In addition to being a full-time Management and Human Resources Professor, Rachael Pettigrew is often a sought out speaker and panelist; current engagements include:
Oct 2- Rachael was invited to sit on a panel for the Deloitte 360 Conference held at BMO centre in Calgary. The session title was “Beyond Optics: Building an Inclusive Culture”.
On October 10th, Rachael has been invited to be a speaker at the 5th Annual North American Women in Energy Forum held at the Fairmont Palliser. Rachael is one of 3 presenters in a workshop on Innovation. she will be discussing Organizational Innovation, specifically the business case for building inclusive organizational specifically the business case for building inclusive organizational cultures.
On November 6th, Rachael will be the keynote speaker at the “Business Leaders Breakfast” in Edmonton at the Art Gallery of Alberta; this event will centre around various issues facing local business leaders with respect to the hiring, integrating and retaining immigrant and refugee professionals. Rachael’s presentation is called “Building a Welcoming Organizational Culture for Professional Newcomers.”
“Rachael’s research focus is organizational policies and culture surrounding employees’ management of work and life responsibilities, with specific focus on both gender and diversity and inclusion in the workplace. Rachael has managed several large research projects on newcomer settlement and employment sponsored by Immigration Research West and funded by IRCC.”
Abstract Information and communication technology (ICT) enables employees to seamlessly traverse work and life domains, and thus impacts employee work/life interactions. Employers today are mindful of employee work/life interactions as an important element in employee wellbeing. With ICT being an integral element of today’s workplace, the ICT implications on work/life interactions have great relevance for the employers and policymakers. Literature on ICT and work/ life interactions have focused on the Western and/or developed countries. Considering the rapid adaptation of ICTs in developing countries, it is important to understand whether the effect of ICT use on work/life interactions is universal. This study examined the impact of cross-domain ICT use on individual work/ life conflict using a sample of professionals/ managers from Sri Lanka. Next, the cognitive dissonance theory was used to examine whether individuals’ perception towards ICTs (positive or negative) has a moderating impact on the aforementioned relationship. The findings validated the literature by demonstrating that cross-domain ICT use positively relates to work/life conflict even in the Sri Lankan context. Next, the results empirically demonstrated that individuals with negative perception towards ICT tend to experience a stronger relationship between work ICT use beyond times and work-to-life conflict. The theoretical contribution together with the implications for employers, human resource practitioners and individuals are also discussed.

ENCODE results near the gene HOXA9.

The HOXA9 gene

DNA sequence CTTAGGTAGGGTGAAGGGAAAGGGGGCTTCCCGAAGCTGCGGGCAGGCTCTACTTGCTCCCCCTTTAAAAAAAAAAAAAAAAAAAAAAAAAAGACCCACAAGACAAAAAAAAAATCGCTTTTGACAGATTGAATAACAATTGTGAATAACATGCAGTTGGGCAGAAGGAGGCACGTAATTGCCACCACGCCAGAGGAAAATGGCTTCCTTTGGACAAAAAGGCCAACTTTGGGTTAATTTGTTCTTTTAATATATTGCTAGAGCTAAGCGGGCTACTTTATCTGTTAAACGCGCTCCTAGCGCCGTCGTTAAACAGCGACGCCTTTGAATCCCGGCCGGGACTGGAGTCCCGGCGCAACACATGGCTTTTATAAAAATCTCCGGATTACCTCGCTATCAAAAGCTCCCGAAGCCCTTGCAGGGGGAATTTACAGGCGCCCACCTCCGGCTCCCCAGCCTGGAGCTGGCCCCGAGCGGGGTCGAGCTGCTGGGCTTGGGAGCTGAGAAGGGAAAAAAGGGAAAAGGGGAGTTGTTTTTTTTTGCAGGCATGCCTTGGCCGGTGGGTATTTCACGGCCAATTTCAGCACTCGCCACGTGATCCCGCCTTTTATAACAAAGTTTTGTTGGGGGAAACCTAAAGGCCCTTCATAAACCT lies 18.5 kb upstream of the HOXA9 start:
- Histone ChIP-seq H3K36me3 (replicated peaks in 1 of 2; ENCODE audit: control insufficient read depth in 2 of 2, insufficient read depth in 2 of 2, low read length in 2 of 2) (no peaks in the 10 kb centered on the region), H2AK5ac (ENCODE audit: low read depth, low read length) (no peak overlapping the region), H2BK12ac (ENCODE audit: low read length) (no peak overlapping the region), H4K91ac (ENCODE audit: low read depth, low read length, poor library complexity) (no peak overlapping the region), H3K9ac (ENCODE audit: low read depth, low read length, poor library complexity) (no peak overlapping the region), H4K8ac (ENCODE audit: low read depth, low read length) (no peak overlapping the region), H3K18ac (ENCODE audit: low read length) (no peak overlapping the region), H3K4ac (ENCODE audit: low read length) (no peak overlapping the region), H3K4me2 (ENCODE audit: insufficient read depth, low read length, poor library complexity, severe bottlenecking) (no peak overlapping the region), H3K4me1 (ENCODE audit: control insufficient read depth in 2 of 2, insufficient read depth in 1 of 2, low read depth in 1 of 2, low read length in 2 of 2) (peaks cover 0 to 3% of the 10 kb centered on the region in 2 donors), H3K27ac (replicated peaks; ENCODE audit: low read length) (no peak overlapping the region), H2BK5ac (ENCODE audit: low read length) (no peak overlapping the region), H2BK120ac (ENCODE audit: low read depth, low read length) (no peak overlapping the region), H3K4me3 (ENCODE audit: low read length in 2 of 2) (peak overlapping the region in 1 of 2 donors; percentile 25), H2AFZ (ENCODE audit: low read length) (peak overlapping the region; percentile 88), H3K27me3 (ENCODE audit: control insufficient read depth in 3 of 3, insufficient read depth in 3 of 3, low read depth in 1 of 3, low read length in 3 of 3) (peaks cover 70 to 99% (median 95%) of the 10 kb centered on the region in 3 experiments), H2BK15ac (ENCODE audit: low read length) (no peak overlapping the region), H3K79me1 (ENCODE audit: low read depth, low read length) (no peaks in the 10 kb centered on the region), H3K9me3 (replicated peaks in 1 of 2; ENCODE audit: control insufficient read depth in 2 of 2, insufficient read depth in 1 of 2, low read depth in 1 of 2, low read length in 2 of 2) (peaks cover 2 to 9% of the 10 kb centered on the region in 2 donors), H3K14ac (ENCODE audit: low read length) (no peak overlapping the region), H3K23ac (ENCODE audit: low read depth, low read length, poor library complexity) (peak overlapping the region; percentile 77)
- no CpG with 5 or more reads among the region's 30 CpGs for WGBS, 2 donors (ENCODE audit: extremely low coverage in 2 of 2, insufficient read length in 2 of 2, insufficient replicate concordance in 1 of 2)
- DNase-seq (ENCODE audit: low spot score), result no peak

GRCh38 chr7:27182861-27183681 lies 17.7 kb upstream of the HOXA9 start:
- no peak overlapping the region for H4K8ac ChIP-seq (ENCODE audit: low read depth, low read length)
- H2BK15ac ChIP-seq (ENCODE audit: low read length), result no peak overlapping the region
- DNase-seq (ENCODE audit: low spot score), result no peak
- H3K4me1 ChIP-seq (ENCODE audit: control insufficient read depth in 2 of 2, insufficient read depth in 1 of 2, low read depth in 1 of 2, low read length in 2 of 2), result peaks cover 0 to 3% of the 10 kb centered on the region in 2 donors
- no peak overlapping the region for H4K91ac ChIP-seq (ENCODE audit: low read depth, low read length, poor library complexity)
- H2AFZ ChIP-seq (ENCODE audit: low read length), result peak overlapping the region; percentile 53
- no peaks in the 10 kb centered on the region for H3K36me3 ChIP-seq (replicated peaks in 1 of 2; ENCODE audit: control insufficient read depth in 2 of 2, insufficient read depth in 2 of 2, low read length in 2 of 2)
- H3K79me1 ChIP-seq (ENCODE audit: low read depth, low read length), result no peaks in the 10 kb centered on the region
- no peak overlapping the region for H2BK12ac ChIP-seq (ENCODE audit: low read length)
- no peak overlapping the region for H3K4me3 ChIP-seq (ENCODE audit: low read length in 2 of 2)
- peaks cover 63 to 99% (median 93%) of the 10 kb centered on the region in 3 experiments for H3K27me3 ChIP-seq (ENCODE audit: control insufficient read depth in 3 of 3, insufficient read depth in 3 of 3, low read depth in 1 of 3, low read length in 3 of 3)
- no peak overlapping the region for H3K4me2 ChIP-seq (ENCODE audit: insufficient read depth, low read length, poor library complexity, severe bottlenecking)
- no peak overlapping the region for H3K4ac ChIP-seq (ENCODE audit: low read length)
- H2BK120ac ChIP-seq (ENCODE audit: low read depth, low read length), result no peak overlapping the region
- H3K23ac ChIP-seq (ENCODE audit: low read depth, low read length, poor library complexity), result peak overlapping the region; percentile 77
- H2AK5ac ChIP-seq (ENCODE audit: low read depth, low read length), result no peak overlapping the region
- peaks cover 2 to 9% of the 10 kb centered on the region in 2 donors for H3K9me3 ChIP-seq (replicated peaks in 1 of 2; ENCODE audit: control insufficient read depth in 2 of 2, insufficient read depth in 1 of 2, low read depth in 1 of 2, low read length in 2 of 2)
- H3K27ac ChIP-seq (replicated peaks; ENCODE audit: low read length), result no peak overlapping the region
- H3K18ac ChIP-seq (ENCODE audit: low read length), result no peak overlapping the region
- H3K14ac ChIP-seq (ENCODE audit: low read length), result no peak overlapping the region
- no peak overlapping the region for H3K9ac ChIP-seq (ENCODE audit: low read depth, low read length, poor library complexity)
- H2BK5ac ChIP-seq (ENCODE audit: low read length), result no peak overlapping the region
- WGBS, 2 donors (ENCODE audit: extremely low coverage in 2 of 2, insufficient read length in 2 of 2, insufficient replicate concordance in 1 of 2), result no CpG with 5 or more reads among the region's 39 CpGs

Bissett School of business would like to congratulate Associate Professor, Melanie Peacock on her involvement with the conference HR Undefined 2018, recently held in Calgary. The HR Undefined Conference is CPHR Albera’s largest annual event.
Melanie hosted a pre-conference workshop, titled: The Human Resource Professional’s Practical Guide to Change Management.
Melanie will be attending the SHRM18 conference this coming June in Chicago. Melanie will be hosting a conference session: Learning from HR in Canada; touted as an opportunity to “learn about the innovative practices and emerging HR trends in Canada so you can incorporate leading-edge ideas into your organization.” Melanie has also been appointed as an official conference blogger.
Congratulations Melanie and good luck in Chicago!
Bissett would like to acknowledge the retirement of Professor Victoria Calvert from Mount Royal University. In Victoria’s thirty years at MRU, she has taught entrepreneurship and international courses, served as initial Chair for the Entrepreneurship Applied Degree and has taught Community Service Learning (CSL) based courses since 1994, contributing over 77,000 hours to community partners. Most recently Victoria has been the CSL facilitator for MRU.